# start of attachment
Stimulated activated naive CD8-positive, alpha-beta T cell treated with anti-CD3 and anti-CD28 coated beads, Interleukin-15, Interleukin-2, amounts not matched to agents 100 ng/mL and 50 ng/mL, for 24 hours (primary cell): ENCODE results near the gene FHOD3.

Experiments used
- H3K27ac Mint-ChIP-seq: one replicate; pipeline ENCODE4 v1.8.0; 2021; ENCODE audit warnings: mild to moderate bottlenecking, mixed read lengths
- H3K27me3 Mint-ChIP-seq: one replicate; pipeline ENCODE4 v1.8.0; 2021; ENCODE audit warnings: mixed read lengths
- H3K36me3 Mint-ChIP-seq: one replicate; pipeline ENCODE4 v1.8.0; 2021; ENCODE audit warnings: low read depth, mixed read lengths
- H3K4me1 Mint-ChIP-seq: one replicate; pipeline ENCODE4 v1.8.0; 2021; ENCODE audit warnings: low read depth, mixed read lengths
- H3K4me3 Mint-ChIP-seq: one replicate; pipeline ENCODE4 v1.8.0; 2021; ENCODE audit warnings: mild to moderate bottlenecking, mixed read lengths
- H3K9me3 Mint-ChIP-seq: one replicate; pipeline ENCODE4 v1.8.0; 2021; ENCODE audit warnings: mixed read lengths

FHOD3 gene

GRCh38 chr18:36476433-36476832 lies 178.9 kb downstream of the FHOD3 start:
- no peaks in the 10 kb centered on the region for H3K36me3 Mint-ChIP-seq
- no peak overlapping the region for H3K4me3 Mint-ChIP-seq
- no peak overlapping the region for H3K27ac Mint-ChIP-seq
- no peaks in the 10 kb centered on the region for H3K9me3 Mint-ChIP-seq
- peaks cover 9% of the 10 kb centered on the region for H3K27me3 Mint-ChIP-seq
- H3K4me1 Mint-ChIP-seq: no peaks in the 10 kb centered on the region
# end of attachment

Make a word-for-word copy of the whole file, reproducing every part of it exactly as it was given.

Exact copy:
Stimulated activated naive CD8-positive, alpha-beta T cell treated with anti-CD3 and anti-CD28 coated beads, Interleukin-15, Interleukin-2, amounts not matched to agents 100 ng/mL and 50 ng/mL, for 24 hours (primary cell): ENCODE results near the gene FHOD3.

Experiments used
- H3K27ac Mint-ChIP-seq: one replicate; pipeline ENCODE4 v1.8.0; 2021; ENCODE audit warnings: mild to moderate bottlenecking, mixed read lengths
- H3K27me3 Mint-ChIP-seq: one replicate; pipeline ENCODE4 v1.8.0; 2021; ENCODE audit warnings: mixed read lengths
- H3K36me3 Mint-ChIP-seq: one replicate; pipeline ENCODE4 v1.8.0; 2021; ENCODE audit warnings: low read depth, mixed read lengths
- H3K4me1 Mint-ChIP-seq: one replicate; pipeline ENCODE4 v1.8.0; 2021; ENCODE audit warnings: low read depth, mixed read lengths
- H3K4me3 Mint-ChIP-seq: one replicate; pipeline ENCODE4 v1.8.0; 2021; ENCODE audit warnings: mild to moderate bottlenecking, mixed read lengths
- H3K9me3 Mint-ChIP-seq: one replicate; pipeline ENCODE4 v1.8.0; 2021; ENCODE audit warnings: mixed read lengths

FHOD3 gene

GRCh38 chr18:36476433-36476832 lies 178.9 kb downstream of the FHOD3 start:
- no peaks in the 10 kb centered on the region for H3K36me3 Mint-ChIP-seq
- no peak overlapping the region for H3K4me3 Mint-ChIP-seq
- no peak overlapping the region for H3K27ac Mint-ChIP-seq
- no peaks in the 10 kb centered on the region for H3K9me3 Mint-ChIP-seq
- peaks cover 9% of the 10 kb centered on the region for H3K27me3 Mint-ChIP-seq
- H3K4me1 Mint-ChIP-seq: no peaks in the 10 kb centered on the region